Eveline Lubbers, Undercover Research Group, 7 September 2016
To date, the Metropolitan Police’s investigation into undercover police abuses, Operation Herne, has made publicly available three Reports. Its fourth report, an Update, issued in February 2015, was classified as ‘Restricted’ and only internally circulated rather than being published on the official Herne website.ju
Following a Freedom of Information request, the Undercover Research Group received a redacted copy, which (as opposed to hidden in the Met’s disclosure log) we are making available for all to read.
Much to our surprise, the amount of redaction was minimal. As set out below, we believe the reason for being restricted is that it has a number of points which cause the Metropolitan Police embarrassment.
Our first analysis of the Update confirms the utter disarray in record keeping we wrote about in August, and exposes – once again – the rationale behind Operation Herne. We have found derogatory remarks about the little amount of official complaints and legal claims, and disturbing suggestions to limit the reach of the Pitchford Inquiry. Far from being independent, Operation Herne does not only serve as the Met’s self-investigation into the spycops scandal – it is actively seeking to scale down the scope of the Public Inquiry in every possible way. Continue reading
Storage facilities with most documents missing or misfiled, systems repeatedly described as ‘chaotic’ by the police themselves – internal documents reveal that the Met is having big problems sorting out its records management before it can even tell the Pitchford Inquiry what’s gone on.
Guest posting at the Campaign Opposing Police Surveillance blog by Peter Salmon of the Undercover Research Group, unpicking recent statements from the force. 19 August 2016.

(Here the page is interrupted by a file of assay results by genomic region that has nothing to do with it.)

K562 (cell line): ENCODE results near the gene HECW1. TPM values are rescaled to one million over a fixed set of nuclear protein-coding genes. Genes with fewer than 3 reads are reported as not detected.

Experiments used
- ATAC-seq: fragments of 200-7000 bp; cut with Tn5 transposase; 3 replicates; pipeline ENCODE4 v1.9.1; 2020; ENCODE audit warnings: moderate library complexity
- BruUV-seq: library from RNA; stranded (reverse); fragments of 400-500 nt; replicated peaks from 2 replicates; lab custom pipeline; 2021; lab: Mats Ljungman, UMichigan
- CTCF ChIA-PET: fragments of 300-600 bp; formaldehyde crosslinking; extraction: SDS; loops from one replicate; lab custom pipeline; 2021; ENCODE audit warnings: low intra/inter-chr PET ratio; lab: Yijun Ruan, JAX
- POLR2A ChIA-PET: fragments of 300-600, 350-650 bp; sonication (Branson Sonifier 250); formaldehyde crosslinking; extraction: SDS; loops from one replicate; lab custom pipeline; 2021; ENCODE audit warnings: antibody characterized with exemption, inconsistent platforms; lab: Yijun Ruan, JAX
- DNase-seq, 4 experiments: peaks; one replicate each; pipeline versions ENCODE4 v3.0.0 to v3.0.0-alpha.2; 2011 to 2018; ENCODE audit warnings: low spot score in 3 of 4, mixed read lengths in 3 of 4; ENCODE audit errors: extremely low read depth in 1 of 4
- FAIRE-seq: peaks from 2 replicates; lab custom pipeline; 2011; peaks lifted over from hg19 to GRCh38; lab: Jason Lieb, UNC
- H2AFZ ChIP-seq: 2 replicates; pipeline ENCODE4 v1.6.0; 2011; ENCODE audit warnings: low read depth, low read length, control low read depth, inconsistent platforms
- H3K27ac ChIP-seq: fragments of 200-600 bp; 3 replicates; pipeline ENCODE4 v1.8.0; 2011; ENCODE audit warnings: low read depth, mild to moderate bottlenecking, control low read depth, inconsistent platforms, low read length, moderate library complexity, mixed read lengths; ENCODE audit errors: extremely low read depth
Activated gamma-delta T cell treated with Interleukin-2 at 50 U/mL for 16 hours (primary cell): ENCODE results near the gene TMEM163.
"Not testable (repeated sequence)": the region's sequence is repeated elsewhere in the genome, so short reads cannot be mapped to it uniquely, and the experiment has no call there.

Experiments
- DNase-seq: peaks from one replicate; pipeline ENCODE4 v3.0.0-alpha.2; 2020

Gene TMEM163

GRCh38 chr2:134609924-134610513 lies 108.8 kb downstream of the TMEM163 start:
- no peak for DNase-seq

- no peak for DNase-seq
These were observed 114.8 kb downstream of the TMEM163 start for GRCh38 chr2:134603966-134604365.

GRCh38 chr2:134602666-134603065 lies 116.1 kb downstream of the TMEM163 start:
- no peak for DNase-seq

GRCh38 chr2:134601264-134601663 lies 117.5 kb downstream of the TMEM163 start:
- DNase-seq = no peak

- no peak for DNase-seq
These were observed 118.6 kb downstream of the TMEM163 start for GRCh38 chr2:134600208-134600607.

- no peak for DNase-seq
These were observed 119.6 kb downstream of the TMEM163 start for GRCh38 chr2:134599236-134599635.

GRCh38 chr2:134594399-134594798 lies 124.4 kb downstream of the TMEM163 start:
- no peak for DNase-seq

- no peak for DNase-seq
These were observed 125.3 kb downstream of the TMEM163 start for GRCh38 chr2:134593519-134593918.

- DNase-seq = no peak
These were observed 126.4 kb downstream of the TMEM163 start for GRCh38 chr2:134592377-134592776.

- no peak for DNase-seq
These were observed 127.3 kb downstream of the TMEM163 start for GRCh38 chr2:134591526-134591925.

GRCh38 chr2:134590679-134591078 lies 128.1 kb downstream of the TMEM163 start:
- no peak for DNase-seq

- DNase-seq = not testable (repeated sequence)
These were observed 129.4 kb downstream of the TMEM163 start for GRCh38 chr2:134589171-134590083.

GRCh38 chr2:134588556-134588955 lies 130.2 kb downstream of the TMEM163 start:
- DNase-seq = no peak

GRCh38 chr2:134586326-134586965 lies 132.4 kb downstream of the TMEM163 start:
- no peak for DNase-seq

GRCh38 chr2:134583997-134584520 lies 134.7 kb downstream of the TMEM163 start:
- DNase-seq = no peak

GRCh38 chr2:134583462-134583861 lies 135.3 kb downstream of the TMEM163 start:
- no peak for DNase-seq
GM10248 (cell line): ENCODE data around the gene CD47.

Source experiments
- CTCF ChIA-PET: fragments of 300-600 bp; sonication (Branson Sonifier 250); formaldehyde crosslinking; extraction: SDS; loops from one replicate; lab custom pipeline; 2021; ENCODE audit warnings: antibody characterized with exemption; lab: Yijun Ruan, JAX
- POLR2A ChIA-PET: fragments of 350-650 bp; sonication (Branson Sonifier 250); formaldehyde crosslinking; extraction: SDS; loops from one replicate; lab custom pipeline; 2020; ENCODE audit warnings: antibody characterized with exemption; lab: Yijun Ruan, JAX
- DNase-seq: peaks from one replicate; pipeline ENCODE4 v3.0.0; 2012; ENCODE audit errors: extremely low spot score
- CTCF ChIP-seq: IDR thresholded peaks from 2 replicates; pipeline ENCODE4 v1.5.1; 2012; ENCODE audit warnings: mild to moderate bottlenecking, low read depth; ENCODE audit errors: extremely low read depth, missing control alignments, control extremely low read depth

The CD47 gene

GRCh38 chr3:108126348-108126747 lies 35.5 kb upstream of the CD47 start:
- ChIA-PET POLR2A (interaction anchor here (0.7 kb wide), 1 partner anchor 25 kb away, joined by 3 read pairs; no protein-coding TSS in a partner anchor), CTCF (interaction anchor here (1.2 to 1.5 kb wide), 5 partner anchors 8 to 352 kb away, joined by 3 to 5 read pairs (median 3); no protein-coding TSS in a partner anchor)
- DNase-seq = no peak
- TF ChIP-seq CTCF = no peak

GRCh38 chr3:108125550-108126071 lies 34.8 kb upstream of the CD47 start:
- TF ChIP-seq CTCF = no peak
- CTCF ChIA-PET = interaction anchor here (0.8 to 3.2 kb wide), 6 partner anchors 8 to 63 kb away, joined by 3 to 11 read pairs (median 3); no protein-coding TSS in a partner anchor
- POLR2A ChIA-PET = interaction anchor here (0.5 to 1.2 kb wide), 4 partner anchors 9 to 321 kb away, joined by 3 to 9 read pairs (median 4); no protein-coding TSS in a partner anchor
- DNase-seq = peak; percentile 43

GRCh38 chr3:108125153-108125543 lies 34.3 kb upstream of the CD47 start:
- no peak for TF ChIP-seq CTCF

The issue of police disclosure and how public it can be is a matter taxing all involved in the Pitchford Inquiry. We know that behind the scenes there has been considerable discussion between the Inquiry team and the Metropolitan Police over how the Inquiry accesses the vast amount of police material.
Recently, the Inquiry website published two statements from Det Supt Neil Hutchison, responding to questions from the Inquiry team. With dozens of supporting documents, they shed some light on what has been happening within the Metropolitan Police. The first statement deals with conflicts of interest and the prevention of the destruction of relevant records. The second focuses on the state of the Met’s record keeping and what is being done about it through Operation FileSafe. In this post we look at the latter issue. Continue reading
Andy Rowell, repost of his blog for Oil Change International Exposing the true costs of fossil fuels July 25, 2016
Here’s a simple question for you. Given the intense security pressures law enforcement agencies are under globally, why are the US authorities still wasting precious time and resources spying on peaceful environmental activists?
Last week, the Intercept reported that back in May when 300 protesters assembled in Colorado for an auction of oil and gas leases on public lands, “several of the demonstrators were in fact undercover agents”.
The story was based on emails obtained through open records requests which revealed that the local Police Department collected information about the protest from undercover officers as the event was being planned. During the auction, “both local law enforcement and federal agents went undercover among the protesters.”